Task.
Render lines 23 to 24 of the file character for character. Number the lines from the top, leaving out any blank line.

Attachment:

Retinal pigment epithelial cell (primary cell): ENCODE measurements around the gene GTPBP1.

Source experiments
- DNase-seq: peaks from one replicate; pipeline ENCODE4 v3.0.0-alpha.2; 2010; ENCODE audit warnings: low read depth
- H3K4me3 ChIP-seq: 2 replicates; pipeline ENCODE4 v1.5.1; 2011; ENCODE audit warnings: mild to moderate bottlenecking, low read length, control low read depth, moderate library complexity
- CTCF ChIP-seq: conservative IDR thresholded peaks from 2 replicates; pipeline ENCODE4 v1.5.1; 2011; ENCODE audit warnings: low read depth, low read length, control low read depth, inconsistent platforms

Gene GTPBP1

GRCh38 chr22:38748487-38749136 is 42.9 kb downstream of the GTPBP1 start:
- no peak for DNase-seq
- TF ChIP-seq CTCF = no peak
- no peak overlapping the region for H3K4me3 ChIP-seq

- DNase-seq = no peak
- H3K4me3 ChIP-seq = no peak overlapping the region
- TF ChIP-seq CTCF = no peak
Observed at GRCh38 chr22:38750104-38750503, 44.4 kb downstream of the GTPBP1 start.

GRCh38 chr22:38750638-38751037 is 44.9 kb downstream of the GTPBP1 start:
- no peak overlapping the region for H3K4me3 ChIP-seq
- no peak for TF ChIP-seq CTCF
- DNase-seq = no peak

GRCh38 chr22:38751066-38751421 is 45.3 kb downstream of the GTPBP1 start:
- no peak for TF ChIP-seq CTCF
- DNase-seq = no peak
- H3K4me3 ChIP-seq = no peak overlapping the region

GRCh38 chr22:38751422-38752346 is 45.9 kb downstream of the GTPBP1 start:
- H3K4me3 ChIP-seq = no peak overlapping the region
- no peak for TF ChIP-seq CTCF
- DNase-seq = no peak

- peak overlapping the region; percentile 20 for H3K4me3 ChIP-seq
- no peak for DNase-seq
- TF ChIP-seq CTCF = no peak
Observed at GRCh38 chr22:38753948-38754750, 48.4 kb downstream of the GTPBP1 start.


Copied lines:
GRCh38 chr22:38751422-38752346 is 45.9 kb downstream of the GTPBP1 start:
- H3K4me3 ChIP-seq = no peak overlapping the region